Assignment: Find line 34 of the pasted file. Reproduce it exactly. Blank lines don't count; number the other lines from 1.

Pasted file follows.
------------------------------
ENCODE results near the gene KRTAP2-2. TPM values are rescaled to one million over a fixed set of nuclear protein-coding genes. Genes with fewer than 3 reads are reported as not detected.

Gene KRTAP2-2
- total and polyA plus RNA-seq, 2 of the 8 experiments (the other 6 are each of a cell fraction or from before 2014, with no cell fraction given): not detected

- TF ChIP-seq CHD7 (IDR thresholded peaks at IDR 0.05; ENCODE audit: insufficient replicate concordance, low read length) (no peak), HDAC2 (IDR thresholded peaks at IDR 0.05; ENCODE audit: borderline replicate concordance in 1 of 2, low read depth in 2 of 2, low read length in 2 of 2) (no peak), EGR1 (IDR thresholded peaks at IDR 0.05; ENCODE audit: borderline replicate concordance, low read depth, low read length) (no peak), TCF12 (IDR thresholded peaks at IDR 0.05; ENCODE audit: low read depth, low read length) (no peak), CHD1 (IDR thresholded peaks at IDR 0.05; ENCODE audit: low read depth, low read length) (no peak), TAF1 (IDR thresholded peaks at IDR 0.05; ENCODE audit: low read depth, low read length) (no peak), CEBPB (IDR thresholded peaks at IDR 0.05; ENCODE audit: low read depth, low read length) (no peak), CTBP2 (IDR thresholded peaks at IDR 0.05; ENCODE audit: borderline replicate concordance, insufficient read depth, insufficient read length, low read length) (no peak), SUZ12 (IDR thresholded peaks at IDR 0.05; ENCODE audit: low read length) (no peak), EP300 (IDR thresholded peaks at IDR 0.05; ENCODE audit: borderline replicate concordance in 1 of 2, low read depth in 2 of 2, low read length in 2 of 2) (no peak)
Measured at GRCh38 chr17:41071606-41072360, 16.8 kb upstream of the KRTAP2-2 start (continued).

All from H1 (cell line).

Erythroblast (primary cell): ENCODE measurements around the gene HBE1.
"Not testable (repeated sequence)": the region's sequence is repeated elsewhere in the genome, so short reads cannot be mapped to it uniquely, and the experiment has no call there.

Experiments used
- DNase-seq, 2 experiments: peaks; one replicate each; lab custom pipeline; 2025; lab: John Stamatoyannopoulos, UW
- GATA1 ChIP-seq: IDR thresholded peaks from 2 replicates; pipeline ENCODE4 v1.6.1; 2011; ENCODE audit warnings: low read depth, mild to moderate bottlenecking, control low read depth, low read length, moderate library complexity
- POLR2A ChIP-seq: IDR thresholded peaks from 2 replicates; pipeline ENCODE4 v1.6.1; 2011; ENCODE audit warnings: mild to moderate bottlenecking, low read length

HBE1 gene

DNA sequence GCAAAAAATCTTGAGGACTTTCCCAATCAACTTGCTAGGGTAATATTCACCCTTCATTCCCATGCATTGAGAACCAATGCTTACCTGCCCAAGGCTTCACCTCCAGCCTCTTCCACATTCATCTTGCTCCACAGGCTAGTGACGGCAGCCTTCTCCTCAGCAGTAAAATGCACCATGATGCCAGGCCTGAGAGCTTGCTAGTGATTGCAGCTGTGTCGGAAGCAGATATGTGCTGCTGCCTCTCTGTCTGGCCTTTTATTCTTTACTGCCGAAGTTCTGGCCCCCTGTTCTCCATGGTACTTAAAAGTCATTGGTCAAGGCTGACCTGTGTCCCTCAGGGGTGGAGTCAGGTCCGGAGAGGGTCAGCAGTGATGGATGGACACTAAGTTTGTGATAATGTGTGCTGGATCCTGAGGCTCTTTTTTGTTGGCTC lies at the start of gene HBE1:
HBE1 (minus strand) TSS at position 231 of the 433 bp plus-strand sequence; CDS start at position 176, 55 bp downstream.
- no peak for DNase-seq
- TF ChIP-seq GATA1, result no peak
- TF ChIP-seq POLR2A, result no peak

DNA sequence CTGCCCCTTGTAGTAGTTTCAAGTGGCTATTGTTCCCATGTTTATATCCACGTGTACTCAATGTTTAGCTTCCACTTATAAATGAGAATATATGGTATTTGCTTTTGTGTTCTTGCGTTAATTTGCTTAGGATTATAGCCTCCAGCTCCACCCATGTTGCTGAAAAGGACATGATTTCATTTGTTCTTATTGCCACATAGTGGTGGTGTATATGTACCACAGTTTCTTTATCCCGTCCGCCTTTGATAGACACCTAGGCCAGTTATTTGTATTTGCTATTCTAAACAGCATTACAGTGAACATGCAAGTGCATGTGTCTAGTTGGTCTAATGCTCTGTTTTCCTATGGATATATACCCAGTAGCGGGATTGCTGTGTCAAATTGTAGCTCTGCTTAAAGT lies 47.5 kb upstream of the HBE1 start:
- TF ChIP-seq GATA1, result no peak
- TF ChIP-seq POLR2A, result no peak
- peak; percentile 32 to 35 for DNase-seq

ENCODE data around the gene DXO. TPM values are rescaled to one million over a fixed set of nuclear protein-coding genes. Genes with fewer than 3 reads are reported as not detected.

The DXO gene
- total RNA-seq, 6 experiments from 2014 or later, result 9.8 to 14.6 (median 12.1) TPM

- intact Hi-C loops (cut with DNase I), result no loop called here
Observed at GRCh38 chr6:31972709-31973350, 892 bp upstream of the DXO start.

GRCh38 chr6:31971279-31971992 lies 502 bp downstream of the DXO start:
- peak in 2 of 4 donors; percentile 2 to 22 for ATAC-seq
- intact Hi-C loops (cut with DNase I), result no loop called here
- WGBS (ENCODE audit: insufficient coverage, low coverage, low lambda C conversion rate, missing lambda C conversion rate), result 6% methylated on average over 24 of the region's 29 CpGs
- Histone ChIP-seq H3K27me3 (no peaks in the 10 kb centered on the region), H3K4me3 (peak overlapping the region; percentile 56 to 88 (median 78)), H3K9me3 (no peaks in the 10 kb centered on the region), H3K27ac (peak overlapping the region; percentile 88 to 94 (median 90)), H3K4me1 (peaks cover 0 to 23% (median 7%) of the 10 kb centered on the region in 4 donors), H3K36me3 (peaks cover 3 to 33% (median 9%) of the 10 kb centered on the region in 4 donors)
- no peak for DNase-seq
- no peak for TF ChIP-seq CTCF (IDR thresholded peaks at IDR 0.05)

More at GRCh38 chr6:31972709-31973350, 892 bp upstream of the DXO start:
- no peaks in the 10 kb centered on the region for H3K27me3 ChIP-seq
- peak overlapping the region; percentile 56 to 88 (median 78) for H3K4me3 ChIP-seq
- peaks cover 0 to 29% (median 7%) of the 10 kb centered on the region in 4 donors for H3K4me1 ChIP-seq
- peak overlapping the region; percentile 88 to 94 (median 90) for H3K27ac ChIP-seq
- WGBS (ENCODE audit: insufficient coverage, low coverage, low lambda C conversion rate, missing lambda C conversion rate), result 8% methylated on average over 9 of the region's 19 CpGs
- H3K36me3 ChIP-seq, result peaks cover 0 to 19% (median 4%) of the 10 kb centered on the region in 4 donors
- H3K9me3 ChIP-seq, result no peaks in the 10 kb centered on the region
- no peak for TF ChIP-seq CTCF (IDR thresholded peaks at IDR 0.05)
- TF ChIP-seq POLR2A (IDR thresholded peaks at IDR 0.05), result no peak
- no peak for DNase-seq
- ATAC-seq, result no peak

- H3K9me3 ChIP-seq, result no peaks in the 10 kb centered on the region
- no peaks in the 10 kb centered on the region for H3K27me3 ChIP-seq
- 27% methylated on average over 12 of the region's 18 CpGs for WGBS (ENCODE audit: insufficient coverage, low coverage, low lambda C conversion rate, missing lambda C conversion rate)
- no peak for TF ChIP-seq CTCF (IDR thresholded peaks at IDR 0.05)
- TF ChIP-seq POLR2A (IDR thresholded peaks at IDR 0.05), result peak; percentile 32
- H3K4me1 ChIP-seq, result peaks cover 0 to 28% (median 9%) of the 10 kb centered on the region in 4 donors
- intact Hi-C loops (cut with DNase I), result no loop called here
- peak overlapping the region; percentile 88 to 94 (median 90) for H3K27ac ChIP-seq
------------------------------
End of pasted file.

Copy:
- no peak for TF ChIP-seq CTCF (IDR thresholded peaks at IDR 0.05)